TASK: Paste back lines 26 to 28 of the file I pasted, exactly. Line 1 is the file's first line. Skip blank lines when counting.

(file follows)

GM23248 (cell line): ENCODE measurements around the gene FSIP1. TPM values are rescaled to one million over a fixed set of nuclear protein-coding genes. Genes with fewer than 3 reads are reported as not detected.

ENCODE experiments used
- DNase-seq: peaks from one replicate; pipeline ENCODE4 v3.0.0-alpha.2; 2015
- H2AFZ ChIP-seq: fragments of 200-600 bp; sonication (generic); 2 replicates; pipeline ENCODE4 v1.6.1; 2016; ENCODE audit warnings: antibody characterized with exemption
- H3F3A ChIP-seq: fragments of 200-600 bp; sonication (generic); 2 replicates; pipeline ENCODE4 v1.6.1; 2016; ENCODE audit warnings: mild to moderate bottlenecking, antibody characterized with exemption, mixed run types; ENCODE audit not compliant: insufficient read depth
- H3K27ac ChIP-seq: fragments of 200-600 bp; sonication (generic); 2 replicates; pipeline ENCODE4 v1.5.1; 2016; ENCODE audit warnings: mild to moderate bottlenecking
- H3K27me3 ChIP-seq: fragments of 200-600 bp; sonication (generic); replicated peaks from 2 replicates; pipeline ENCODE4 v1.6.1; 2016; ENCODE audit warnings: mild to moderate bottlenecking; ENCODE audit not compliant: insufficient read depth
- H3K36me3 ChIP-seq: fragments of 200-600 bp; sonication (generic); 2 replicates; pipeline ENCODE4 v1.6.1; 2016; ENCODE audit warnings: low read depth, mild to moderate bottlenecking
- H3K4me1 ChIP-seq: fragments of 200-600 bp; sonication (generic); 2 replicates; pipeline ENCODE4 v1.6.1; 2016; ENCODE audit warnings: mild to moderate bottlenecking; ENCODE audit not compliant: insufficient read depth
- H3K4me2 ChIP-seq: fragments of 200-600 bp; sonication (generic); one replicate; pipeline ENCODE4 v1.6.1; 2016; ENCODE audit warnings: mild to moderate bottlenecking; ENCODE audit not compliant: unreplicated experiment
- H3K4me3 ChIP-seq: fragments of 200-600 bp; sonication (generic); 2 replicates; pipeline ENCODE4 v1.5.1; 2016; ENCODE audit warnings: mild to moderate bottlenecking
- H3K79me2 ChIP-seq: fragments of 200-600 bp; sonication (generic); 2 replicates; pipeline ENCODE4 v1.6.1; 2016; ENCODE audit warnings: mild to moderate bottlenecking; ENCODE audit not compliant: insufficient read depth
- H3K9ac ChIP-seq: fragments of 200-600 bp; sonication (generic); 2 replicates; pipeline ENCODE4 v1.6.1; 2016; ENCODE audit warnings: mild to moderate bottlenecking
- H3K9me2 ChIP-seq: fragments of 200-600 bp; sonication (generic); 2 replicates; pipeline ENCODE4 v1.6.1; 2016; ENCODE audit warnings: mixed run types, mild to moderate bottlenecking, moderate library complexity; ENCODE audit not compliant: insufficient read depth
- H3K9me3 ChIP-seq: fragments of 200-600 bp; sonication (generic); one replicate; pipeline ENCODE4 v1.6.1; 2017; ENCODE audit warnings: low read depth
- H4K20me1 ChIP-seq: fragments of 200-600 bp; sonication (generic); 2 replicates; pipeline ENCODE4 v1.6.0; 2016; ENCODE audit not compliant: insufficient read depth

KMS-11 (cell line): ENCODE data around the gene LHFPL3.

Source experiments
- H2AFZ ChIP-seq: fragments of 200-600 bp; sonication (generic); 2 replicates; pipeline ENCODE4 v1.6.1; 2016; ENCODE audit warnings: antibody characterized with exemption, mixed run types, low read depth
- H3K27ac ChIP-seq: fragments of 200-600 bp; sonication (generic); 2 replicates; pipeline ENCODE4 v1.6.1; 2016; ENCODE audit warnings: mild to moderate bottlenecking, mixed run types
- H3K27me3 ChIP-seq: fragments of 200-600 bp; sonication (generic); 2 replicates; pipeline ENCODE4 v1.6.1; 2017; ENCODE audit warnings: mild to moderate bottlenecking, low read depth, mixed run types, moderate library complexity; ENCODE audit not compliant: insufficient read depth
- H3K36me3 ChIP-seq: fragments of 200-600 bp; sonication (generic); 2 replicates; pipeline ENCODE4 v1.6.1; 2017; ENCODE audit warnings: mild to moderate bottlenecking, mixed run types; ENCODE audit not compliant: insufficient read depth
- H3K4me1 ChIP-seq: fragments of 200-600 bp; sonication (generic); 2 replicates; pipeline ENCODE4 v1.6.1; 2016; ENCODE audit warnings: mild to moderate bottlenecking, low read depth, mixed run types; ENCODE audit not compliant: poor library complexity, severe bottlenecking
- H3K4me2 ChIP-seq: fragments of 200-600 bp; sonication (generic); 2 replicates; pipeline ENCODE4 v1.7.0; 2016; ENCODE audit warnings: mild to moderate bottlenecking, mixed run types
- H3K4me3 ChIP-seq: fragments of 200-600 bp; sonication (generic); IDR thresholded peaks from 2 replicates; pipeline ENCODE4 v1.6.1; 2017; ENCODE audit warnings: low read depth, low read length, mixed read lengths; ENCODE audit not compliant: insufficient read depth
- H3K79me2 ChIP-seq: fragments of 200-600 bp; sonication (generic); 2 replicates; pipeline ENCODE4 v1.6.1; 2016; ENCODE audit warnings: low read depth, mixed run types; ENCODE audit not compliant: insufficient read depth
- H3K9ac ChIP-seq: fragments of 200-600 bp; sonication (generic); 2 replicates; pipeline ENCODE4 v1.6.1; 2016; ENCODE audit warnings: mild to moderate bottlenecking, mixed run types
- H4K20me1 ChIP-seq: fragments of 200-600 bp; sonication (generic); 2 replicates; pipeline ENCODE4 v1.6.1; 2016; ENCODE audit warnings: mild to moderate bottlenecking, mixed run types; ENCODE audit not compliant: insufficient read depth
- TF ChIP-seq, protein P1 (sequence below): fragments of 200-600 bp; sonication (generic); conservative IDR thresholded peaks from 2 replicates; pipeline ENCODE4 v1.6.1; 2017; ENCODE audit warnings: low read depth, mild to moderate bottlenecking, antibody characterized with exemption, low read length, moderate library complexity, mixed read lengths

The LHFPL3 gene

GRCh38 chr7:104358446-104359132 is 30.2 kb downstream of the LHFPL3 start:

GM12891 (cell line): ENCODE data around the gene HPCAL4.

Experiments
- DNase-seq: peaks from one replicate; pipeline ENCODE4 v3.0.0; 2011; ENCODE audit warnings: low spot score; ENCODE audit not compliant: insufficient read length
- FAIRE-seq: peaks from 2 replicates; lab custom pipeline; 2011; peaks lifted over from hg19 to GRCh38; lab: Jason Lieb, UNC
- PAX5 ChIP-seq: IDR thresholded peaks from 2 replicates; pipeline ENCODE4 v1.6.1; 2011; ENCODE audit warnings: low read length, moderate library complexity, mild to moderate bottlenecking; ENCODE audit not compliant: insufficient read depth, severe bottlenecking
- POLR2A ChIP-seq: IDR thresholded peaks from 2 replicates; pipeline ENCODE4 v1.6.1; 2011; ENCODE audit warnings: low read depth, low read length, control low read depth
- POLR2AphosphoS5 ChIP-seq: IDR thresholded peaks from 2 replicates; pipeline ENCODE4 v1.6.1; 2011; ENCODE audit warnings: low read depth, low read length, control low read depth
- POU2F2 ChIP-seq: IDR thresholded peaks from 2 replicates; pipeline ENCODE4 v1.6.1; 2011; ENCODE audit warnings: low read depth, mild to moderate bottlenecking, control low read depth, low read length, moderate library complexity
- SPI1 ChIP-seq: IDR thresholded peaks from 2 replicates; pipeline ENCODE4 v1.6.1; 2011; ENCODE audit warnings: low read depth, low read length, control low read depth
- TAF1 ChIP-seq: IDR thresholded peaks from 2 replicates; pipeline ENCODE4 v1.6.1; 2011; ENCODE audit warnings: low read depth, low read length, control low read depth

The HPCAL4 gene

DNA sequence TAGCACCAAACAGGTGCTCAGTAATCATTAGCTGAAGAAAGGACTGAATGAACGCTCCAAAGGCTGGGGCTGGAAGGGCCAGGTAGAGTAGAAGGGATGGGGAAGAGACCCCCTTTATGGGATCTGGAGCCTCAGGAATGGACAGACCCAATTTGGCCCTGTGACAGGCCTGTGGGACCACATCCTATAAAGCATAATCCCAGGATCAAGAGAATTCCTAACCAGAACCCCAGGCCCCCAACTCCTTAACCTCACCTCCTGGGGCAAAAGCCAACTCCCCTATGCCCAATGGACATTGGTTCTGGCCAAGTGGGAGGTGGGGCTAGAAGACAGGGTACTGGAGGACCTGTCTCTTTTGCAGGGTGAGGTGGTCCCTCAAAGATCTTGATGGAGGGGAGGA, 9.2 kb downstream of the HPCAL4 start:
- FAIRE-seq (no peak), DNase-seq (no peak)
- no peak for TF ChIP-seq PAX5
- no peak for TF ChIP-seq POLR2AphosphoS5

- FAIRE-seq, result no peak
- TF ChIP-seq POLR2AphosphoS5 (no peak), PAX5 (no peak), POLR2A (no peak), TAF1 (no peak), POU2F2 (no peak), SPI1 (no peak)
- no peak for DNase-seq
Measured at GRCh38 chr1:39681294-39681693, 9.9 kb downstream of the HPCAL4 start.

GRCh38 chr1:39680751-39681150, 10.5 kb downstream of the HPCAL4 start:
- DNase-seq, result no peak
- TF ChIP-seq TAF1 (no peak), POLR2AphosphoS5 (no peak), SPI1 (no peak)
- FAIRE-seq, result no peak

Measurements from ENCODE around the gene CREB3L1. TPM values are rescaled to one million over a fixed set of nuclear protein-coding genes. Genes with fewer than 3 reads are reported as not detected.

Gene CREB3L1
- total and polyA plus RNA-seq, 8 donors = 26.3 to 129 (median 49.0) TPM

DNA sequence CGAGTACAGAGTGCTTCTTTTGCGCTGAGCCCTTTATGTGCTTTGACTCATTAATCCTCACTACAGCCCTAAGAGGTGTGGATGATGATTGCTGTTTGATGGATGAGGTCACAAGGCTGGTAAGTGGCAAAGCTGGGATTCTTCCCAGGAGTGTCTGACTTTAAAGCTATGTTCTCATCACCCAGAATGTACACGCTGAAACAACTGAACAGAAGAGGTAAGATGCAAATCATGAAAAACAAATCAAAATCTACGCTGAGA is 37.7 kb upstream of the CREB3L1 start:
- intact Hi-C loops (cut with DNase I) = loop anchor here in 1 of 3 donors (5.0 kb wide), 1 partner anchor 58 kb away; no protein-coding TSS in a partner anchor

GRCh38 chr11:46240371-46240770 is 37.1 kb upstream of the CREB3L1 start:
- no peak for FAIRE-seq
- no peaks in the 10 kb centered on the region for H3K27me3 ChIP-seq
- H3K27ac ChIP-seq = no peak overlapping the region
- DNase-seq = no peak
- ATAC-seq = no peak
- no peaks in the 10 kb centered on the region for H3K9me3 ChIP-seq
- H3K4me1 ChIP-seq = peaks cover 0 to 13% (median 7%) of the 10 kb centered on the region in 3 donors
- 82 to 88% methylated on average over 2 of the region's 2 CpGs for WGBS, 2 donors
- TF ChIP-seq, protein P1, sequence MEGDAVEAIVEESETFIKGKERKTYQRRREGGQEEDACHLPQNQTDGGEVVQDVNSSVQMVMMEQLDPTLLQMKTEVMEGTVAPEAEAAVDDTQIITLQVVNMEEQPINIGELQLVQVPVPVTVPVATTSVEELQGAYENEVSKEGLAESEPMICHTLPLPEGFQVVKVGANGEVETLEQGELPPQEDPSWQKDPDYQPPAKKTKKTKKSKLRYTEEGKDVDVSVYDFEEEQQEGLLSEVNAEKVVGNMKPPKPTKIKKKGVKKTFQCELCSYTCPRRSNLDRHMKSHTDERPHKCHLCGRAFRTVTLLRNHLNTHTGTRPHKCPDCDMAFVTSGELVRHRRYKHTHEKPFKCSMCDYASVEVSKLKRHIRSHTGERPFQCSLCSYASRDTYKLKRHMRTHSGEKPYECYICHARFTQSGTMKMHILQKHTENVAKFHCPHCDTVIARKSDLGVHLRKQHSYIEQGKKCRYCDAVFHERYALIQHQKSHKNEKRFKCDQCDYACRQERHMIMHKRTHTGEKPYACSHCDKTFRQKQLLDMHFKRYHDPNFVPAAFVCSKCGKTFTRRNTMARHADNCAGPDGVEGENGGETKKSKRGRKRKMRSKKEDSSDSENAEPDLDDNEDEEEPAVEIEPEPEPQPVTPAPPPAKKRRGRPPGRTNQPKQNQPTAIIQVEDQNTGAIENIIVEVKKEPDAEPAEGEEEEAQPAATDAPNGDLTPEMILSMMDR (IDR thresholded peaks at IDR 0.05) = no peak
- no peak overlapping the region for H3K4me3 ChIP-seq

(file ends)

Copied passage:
- H3K79me2 ChIP-seq: fragments of 200-600 bp; sonication (generic); 2 replicates; pipeline ENCODE4 v1.6.1; 2016; ENCODE audit warnings: low read depth, mixed run types; ENCODE audit not compliant: insufficient read depth
- H3K9ac ChIP-seq: fragments of 200-600 bp; sonication (generic); 2 replicates; pipeline ENCODE4 v1.6.1; 2016; ENCODE audit warnings: mild to moderate bottlenecking, mixed run types
- H4K20me1 ChIP-seq: fragments of 200-600 bp; sonication (generic); 2 replicates; pipeline ENCODE4 v1.6.1; 2016; ENCODE audit warnings: mild to moderate bottlenecking, mixed run types; ENCODE audit not compliant: insufficient read depth